The tool would make it easier to:
- Integrate with third-party systems since most companies already have ERP systems and/or sourcing solutions
- Guide buying for building a print RFQ
- Automate a competitive five-bid process for each job
- Capture local, sustainable, and diversity spend
- Track savings and data
- Allow companies to setup their own print suppliers
- Provide a built-in supplier base
What has your greatest challenge been?
The biggest challenge facing the print and marketing services category is the lack of a supply chain’s control and influence on marketing spend. In 70–80% of organizations, marketing dominates that spend.
Translation? Supply chain has little to no influence.
But there’s a solution. When supply chain and marketing work together on sourcing processes and systems there’s plenty of time, money, and resources to save.
My challenge was getting marketing and procurement leaders invested enough in their print spend to put a central solution in place. Many organizations use the same two print suppliers they have for decades. So, there is no competitive bidding, no diversity-spend awareness, and zero tracking or data. I was determined to shift mindsets to open the idea of managing spend differently.
I actively educate professionals in the industry to overcome this mindset to seek more thoughtful collaboration and results. I am constantly leveraging social media, digital thought leadership initiatives, events, and other media outlets to accelerate momentum and visibility around this move forward.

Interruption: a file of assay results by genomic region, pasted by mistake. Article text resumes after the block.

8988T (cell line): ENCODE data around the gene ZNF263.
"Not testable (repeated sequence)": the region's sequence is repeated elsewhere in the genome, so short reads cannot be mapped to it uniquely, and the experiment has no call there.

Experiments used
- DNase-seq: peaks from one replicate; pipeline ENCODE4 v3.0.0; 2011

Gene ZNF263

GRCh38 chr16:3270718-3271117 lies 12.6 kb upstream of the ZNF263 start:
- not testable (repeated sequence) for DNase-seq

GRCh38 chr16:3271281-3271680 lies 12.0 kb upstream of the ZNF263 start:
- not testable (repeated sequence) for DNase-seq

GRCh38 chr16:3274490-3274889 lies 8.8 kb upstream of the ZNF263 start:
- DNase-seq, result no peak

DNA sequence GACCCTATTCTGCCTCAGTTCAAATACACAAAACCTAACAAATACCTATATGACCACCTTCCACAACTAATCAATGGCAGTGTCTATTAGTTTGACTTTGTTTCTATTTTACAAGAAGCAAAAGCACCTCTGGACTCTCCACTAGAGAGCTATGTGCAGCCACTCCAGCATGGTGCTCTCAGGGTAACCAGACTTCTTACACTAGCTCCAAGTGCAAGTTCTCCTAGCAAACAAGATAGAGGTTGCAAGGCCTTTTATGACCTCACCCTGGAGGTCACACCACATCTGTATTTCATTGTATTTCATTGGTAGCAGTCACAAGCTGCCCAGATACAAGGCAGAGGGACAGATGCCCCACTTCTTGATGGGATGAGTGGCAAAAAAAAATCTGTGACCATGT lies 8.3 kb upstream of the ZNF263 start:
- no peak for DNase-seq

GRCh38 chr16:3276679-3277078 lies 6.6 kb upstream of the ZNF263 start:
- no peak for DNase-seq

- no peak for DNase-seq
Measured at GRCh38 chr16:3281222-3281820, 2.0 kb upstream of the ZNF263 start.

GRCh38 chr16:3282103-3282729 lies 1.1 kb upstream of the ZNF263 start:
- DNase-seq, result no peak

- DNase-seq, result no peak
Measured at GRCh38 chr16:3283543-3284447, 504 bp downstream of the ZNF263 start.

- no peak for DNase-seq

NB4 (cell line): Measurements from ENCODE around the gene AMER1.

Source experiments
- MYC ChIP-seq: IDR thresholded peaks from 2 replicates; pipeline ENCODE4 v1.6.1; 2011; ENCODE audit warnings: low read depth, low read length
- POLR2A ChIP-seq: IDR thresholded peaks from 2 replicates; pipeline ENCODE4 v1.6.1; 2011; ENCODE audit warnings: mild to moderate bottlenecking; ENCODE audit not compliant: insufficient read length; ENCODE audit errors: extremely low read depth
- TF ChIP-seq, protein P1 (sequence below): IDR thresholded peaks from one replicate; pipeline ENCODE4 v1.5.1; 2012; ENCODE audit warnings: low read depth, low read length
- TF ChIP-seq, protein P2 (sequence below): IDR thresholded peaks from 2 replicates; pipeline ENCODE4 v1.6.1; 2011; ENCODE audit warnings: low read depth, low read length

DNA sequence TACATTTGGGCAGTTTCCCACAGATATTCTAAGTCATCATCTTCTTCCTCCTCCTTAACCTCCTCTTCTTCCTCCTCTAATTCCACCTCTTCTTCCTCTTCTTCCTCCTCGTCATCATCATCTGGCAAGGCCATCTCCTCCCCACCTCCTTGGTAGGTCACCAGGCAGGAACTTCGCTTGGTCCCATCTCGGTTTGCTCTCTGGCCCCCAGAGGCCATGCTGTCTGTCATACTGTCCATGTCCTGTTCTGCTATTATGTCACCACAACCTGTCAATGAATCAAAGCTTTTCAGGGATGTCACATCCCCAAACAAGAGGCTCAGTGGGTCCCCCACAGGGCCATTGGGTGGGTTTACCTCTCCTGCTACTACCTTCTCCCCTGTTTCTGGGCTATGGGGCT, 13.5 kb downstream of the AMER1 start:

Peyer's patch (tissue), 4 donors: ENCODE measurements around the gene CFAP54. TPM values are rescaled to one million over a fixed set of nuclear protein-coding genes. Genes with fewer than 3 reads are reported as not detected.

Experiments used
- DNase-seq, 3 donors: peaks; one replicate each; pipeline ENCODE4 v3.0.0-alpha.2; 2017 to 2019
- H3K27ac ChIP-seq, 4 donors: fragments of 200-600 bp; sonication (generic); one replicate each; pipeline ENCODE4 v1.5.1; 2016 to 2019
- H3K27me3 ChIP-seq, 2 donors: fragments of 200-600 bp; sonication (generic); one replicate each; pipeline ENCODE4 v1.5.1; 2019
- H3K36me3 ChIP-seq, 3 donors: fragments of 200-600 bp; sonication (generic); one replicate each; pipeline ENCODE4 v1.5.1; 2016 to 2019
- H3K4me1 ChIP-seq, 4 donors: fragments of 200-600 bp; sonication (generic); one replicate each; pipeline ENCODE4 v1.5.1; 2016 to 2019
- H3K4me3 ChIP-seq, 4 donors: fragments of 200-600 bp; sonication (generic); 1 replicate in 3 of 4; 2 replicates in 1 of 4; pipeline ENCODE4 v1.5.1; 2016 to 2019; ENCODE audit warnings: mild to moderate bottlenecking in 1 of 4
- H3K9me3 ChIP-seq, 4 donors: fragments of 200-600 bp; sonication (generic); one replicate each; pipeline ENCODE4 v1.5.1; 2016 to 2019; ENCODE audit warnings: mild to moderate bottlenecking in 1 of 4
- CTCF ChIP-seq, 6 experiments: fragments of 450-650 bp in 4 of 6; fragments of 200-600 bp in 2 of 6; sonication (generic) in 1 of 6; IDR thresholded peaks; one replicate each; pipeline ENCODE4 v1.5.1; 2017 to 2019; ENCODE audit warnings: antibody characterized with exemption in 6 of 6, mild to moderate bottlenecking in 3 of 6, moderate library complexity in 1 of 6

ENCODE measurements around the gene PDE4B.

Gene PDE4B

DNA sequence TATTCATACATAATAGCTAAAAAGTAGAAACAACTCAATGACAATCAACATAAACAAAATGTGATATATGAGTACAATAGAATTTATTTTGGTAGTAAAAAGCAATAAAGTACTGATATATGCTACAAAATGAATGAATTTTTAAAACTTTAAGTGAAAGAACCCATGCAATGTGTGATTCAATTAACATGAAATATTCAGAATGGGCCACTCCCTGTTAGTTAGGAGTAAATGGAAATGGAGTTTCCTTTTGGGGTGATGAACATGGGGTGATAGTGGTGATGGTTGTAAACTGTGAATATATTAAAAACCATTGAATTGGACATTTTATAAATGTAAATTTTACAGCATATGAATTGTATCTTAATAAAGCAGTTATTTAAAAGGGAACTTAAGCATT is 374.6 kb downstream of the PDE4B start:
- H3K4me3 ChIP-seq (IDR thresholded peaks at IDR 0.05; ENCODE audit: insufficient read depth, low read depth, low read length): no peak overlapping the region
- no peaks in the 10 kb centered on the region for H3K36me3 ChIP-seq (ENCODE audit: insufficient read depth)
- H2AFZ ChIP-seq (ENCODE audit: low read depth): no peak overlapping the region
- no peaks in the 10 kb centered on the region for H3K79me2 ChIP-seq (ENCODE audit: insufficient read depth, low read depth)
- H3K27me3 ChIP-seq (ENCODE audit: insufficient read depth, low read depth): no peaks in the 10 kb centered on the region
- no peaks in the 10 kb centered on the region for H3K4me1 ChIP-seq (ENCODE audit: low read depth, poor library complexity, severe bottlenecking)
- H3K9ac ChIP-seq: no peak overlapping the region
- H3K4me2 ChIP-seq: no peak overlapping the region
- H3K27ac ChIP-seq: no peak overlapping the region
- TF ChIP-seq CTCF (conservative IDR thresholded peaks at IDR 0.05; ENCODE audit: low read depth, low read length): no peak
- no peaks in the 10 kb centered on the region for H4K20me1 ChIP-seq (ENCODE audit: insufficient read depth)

What achievements are you most proud of?
First, building my team. I work with incredible people who are on a mission to help organizations better manage their print spend. Our success at RSN is due to their hard work, creativity, and innovation.
Also, making the shift from traditional sales outreach to content-driven marketing. I learned that adding value by providing helpful information is a much stronger way to build a brand. Supply chain professionals don’t want to be sold. They want to learn. They are looking for new approaches to efficiency and driving change.
And finally, implementing 15 RSN clients over two years. My team and I have built a solid pipeline of companies making a significant investment in print that are open to a technology-driven print category solution.
Tell us about your mentors along the way:
I owe everything to my parents for teaching me the importance of kindness, treating everyone with respect, and making the world a better place.
I’ve been fortunate to have several mentors in other areas of my life: leadership, real estate, investing, procurement, marketing, and writing. I seek out outgoing, inquisitive innovators who learn from their experiences. It’s also important to me to learn from others outside of procurement. There’s so much knowledge out there to gain from eCommerce, retail, and technology trends.
How did you find your voice?
I’ve never been good at “fitting in,” I’m weird and quirky. I found my voice about two years ago when I accepted that not everyone is going to like or agree with me. I have trolls, and I’m O.K. with it.
LinkedIn is my platform of choice for brand building. If the networking platform were a person, she’d be my best friend. (We spend a lot of quality time together!) I’ve actively invested in building my brand as a thought leader an subject matter expert in print and marketing procurement.